UNE’s Outreach activities to include and attract Aboriginal and Torres Strait Islander students and their effectiveness

During 2014 UNE was involved in a number of community projects that would assist in generating aspiration for higher education. These outreach programs are aimed at addressing specific areas of community need, with the potential for participants to see further possibilities after achieving success in higher education. The approaches are either a natural extension of UNE academic programs or research, or making use of current UNE facilities.

An example is the HEPP funded UNE Youth Leadership Project which was designed to provide capacity building activities that develop educational aspiration among young people from low SES backgrounds in the New England North West, in conjunction with educational assessment and identification of pathways to higher education. The project had the following objectives:

  • Design and deliver a series of youth leadership workshops at UNE, its Access Centres and in local communities to support the determination of young people from low SES backgrounds within the context of educational opportunity. It also sought to:
    • Provide low SES communities with the necessary skills to develop and implement a community research strategy for the William Lindt Collection, while connecting young people with experienced community mentors, building educational aspirations and practical pathways to higher education.
    • In conjunction with the youth leadership programs, develop and distribute a series of popular role models, a media campaign and school/community resource kits to support capacity building in local communities during and beyond the life of the project.

Details of other outreach activities that were undertaken by UNE during 2014 are provided below.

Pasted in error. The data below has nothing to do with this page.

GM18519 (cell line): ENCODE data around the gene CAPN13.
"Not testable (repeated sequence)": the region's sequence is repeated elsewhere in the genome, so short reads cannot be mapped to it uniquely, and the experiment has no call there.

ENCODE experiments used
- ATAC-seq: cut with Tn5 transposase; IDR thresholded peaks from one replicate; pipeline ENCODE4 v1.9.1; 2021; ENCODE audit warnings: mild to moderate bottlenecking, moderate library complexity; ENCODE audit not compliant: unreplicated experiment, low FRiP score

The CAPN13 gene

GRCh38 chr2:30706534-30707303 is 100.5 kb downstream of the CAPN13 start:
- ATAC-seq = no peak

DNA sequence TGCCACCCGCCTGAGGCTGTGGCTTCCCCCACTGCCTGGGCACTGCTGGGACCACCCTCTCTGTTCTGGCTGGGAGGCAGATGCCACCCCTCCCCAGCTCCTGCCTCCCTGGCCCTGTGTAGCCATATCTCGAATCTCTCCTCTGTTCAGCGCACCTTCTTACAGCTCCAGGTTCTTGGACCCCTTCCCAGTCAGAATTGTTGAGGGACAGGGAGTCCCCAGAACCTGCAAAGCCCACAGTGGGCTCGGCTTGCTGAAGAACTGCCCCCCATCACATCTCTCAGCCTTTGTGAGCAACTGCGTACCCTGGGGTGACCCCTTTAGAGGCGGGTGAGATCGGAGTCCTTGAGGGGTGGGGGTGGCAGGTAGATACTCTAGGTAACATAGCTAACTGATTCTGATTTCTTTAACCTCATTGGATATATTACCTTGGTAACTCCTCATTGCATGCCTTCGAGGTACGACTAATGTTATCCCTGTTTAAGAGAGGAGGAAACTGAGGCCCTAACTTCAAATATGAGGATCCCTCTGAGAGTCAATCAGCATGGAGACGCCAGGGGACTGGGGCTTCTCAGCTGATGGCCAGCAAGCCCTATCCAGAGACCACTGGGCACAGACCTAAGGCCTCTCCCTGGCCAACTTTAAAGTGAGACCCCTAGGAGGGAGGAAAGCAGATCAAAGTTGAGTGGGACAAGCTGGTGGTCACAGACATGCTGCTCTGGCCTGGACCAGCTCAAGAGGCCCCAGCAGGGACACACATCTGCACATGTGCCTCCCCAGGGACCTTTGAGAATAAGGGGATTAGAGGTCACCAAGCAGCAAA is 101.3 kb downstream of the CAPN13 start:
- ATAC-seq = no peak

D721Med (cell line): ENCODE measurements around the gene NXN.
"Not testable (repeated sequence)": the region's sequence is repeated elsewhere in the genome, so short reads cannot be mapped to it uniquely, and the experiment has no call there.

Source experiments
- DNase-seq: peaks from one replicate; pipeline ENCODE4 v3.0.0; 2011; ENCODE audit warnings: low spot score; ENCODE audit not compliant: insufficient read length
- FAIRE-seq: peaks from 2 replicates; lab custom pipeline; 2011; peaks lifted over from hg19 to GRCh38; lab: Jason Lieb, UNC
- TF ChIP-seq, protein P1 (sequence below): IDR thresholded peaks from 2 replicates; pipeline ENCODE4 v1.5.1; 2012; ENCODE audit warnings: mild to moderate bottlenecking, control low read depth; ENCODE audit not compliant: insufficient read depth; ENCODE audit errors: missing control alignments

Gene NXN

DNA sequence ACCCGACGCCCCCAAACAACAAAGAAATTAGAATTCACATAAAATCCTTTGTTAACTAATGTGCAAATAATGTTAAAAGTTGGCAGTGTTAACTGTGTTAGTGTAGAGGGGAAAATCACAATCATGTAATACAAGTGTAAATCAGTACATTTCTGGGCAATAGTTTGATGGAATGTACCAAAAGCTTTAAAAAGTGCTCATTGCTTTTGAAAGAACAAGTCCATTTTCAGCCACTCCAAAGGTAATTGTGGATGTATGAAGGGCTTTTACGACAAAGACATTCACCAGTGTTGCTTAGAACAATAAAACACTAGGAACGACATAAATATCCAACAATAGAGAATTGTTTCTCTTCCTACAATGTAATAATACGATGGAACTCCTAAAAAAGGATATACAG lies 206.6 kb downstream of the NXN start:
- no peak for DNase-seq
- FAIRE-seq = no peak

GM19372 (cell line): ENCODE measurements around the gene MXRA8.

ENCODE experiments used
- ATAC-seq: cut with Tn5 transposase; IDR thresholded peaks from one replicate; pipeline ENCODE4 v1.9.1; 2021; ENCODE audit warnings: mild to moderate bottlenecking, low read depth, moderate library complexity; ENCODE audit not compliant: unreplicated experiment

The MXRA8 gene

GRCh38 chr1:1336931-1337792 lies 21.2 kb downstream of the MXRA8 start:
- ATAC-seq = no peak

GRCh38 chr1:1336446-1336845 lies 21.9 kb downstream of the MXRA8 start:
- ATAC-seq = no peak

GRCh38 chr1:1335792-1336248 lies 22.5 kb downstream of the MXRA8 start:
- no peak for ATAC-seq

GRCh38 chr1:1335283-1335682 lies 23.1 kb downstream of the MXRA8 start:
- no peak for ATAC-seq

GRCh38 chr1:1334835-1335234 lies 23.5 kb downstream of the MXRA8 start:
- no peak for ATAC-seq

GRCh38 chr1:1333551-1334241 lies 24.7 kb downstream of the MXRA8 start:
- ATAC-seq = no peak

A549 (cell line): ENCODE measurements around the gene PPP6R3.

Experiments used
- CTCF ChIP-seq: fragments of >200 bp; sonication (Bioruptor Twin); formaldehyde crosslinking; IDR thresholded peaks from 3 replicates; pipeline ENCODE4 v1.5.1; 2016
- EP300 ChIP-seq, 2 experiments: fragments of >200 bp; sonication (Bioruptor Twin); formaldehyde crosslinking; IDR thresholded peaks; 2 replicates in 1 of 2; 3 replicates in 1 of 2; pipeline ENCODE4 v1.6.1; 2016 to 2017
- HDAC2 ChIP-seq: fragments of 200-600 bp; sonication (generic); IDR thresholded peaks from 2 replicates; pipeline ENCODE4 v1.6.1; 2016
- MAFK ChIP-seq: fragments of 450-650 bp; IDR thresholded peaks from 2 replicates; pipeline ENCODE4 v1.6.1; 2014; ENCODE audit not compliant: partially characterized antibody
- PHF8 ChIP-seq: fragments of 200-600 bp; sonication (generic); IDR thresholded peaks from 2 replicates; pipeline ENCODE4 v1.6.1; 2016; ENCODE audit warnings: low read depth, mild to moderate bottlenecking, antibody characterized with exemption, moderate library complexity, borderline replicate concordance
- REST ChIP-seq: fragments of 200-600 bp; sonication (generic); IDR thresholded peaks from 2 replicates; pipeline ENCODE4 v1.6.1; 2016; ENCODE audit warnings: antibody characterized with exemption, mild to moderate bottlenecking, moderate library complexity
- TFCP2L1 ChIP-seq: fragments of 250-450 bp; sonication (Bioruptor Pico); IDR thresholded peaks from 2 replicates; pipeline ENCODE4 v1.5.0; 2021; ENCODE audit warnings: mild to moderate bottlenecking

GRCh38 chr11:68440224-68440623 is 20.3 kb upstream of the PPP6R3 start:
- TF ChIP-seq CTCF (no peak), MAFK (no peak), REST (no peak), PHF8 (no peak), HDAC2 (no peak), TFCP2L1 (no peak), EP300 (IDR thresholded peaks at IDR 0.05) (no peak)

Other outreach activities conducted by UNE during 2014

Outreach activity

Target audience

Outline of Program

Outcome

Education and Skills Forums on the mid-North Coast of NSW

All

Participation in these forums encourage collaborative partnerships with the communities we serve

Community relationships strengthened

Elder in Residence Program

Aboriginal and Torres Strait Islander peoples

Oorala Elder in Residence has advisory role to Oorala and UNE on Aboriginal and Torres Strait Islander student and community engagement and protocols

Elder in residence involved in Oorala and official UNE functions, community networks; representation on key committees and other groups

Increased Oorala involvement with local Elders’ groups

Stellar Program –HEPPP funded in partnership with SCU

Aboriginal and Torres Strait Islander and Low SES future students

Stellar facilitates aspirational programs and workshops for low socio economic and Indigenous students attending Year 7 to 10 at Clarence Valley High Schools

83% of students expressed an increased confidence they could go to university

UNE Youth Leadership Project

Aboriginal and Torres Strait Islander and Low SES future students; see details below on programs through the project aimed at specific age groups of ATSI youth and others

HEPPP funded set of leadership programs including workshops and capacity building for higher education, in partnership with Aboriginal Land Councils across the Northern Region for leadership training, fostering engagement, maintenance of current education pathways, educational aspiration and awareness, address health and domestic issues.

20 leadership workshops; consistent  attendance at weekly leadership workshops; excellent participation at ‘Light the Fire’ event; advanced standing into UNE Pathways program; recruitment of role models; funding sought to extend project into 2015

 

‘Get Active Days’ (Years 7-10 male and female Aboriginal school students from Armidale, Guyra and Walcha; aimed at students ‘at risk’ of disengaging with school and community)

Series of weekly physical activities designed to engage young Aboriginal people; program included self-esteem and confidence building in the context of youth leadership

‘Get Active’ encouraged and maintained pathways and fostering of aspirations into future education for 15 students referred into the program by local schools; multiple full day sessions held weekly outside school hours at sport and gym facilities

 

Connected Communities Youth Leadership Workshops (Year 10 Aboriginal school students, Moree Secondary College)

Initial broad spectrum Leadership workshops to be held for Moree students, follow up sessions planned

32 students attended initial workshops in Moree; excellent feedback from student participants and school